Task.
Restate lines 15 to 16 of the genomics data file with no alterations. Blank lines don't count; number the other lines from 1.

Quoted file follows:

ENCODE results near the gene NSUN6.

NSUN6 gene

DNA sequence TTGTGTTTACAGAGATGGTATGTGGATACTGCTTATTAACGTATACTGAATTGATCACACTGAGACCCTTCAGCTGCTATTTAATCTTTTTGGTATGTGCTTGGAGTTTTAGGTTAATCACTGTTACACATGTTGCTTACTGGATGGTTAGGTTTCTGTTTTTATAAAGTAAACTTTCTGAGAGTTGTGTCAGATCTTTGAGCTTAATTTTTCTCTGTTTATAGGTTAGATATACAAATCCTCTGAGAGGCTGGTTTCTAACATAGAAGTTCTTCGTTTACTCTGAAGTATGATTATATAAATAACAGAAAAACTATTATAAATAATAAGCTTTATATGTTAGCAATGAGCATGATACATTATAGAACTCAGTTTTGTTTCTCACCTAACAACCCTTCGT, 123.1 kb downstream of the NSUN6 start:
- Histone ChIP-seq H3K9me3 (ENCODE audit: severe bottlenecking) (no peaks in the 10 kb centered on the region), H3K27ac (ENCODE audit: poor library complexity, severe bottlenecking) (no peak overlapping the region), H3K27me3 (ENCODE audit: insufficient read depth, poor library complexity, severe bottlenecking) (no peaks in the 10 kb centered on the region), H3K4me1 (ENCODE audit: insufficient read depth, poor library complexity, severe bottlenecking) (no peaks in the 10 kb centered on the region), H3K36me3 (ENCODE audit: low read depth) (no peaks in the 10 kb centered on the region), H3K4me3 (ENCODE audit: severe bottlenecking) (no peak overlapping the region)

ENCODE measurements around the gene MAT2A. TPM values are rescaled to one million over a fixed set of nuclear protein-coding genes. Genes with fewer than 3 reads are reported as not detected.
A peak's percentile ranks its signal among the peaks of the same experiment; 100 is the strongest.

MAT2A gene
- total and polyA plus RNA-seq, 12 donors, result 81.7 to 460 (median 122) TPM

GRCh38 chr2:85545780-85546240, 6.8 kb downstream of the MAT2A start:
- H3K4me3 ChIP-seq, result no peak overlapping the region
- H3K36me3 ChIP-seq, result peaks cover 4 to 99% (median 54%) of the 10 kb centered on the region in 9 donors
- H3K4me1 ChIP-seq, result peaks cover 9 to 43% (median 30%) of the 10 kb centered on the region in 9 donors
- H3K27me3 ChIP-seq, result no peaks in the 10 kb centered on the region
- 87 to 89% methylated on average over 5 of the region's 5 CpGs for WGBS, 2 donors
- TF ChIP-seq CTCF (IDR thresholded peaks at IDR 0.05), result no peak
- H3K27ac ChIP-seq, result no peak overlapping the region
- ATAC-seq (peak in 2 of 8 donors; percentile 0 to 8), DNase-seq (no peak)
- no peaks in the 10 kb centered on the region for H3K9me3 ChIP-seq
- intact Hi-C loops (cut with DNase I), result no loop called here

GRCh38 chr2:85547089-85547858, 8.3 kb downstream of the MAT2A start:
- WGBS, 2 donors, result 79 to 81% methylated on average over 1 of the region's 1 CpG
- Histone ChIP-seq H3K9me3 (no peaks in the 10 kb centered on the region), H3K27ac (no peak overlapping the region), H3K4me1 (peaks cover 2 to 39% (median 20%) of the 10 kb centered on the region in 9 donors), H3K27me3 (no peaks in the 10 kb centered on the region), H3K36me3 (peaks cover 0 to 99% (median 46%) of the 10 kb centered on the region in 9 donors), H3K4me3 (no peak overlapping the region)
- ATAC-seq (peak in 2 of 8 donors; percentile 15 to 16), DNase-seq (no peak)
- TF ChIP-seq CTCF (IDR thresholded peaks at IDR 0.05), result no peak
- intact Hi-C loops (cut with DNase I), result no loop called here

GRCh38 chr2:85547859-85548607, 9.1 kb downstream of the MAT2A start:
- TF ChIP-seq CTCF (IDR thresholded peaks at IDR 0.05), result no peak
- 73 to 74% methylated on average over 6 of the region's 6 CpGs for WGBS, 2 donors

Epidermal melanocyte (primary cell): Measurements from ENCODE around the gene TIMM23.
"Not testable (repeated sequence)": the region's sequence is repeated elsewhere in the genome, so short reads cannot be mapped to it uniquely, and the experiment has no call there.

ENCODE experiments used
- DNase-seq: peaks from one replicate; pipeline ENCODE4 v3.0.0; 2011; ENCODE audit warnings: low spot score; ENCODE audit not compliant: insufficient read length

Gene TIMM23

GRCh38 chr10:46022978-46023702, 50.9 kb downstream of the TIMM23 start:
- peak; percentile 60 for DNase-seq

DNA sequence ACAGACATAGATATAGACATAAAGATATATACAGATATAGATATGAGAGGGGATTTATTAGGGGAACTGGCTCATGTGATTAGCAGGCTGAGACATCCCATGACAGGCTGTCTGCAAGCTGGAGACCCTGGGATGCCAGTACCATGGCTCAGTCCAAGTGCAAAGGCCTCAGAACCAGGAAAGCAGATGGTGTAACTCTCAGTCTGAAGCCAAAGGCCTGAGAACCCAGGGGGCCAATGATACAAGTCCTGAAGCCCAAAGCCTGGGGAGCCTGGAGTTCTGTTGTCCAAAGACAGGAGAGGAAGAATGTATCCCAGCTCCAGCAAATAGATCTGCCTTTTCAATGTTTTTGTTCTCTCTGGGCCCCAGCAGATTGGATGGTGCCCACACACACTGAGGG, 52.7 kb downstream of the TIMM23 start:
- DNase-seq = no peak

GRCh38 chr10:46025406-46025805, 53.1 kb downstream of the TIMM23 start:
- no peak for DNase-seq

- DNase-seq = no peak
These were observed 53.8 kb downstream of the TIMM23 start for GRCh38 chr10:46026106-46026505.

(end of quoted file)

- TF ChIP-seq CTCF (IDR thresholded peaks at IDR 0.05), result no peak
- H3K27ac ChIP-seq, result no peak overlapping the region